Microsoft Exchange admin portal taken offline due to expired certificate

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This isn't the first time an expired SSL/TLS cert has downed a service



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25 May 2021 | 0

Microsoft’s Exchange administration portal was offline over the weekend after the company failed to renew an expired SSL/TLS certificate.

Bleeping Computer reported that Exchange administrators were unable to access the site on Sunday morning. They encountered an error page explaining that their connection was not private. At the time, Qualys Labs reported the certificate associated with the site expired at 8am Eastern Time (US) on Sunday, but Microsoft has since fixed the problem.

Twitter user Tzatl tweeted at the company on Sunday, asking: “Did you guys really forget to renew a certificate?” Microsoft responded that it had isolated the problem and was applying a fix, referring users to entry EX257883 under its service health dashboard.




The issue provoked some teasing from users on Twitter. “Someone done goofed,” replied one user, along with a picture of the untrusted certificate report from Digicert Cloud Services.

This isn’t the first time a large technology company has downed a service by forgetting to renew a certificate.

Last month, Epic Games accidentally allowed a certificate used across many of its internal-facing services to expire. That took account logins offline for many of its most popular games, including Fortnite.

In February, Google Voice went offline temporarily after a certificate went out of date. In November, GitHub’s home page went down after a certificate responsible for accessing information from a content distribution network expired. Last August, Spotify let a TLS certificate lapse, leaving users without music.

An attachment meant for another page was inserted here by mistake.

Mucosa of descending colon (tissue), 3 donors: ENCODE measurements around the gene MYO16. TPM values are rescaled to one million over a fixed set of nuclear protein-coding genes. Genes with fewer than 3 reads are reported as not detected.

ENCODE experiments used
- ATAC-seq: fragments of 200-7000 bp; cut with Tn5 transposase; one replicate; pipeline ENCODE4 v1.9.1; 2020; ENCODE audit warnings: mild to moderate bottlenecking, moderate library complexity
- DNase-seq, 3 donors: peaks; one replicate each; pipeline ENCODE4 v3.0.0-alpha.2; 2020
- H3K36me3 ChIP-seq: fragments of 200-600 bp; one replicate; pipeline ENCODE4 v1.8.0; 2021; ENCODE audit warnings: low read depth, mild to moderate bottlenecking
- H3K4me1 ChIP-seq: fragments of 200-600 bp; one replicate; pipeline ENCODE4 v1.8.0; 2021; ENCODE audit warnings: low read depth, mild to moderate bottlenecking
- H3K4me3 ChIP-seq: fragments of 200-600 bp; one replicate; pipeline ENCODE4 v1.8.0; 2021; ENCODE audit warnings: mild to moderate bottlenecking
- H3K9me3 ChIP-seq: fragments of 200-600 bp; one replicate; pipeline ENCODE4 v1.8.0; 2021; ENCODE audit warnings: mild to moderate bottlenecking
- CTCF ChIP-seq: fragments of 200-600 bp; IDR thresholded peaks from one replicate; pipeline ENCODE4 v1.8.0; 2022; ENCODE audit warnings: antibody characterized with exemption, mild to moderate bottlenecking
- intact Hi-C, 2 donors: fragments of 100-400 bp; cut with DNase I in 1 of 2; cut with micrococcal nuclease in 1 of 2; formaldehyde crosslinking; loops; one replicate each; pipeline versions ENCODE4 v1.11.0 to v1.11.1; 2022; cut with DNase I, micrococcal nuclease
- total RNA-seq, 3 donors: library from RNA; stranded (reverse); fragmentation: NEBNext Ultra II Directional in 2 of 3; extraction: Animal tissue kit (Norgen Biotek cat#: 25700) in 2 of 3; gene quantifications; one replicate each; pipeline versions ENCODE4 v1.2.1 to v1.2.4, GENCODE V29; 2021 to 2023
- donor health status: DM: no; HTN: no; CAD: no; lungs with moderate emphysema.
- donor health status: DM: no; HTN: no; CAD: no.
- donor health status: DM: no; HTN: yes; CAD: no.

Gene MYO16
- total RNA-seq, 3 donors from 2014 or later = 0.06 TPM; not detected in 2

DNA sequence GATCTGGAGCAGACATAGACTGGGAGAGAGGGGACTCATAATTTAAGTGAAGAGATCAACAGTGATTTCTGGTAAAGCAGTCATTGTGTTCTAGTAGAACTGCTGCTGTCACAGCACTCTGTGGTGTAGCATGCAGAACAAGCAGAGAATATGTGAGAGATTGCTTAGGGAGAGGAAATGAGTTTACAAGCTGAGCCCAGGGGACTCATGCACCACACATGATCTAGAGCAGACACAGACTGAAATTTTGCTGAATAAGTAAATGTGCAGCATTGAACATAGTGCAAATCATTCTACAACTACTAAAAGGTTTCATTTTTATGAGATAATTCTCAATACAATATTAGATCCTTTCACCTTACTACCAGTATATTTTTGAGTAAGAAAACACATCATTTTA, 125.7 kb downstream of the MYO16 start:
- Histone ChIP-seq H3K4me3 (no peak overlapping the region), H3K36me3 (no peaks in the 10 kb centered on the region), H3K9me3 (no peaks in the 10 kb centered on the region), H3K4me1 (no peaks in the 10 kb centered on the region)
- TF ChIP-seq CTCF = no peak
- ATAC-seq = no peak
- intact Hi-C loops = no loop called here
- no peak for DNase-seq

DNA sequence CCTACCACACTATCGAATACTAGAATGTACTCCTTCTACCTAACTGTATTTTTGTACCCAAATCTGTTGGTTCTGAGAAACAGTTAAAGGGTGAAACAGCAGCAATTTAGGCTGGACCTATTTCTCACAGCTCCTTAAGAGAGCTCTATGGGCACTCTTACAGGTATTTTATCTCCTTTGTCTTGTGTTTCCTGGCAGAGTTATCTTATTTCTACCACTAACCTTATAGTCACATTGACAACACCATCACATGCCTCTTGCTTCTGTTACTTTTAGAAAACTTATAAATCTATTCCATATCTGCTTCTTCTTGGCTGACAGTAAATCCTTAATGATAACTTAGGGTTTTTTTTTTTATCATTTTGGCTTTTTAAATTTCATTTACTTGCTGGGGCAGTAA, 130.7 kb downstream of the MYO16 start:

Secure Socket Layer (SSL) has evolved into its successor, Transport Layer Security (TLS). Both are cryptographic protocols that provide secure connections between two endpoints. An SSL/TLS certificate enables a website to prove its identity with a trusted third party certificate authority (CA).

Certificate management is likely to become more problematic following a change to certificate longevity last September. Apple, Google, and Mozilla all imposed a maximum 398-day lifetime on certificates from 1 September 2020 in a bid to limit the time a site can use a compromised certificate. This continues a trend of shortening certificate lifespans, which stood at 60 months in 2012, 39 months in 2015, and 27 months in 2018.

In its 2021 State of Machine Identity Management Report, Keyfactor found that 88% of companies had experienced at least one unplanned certificate outage in the prior two years.

© Dennis Publishing

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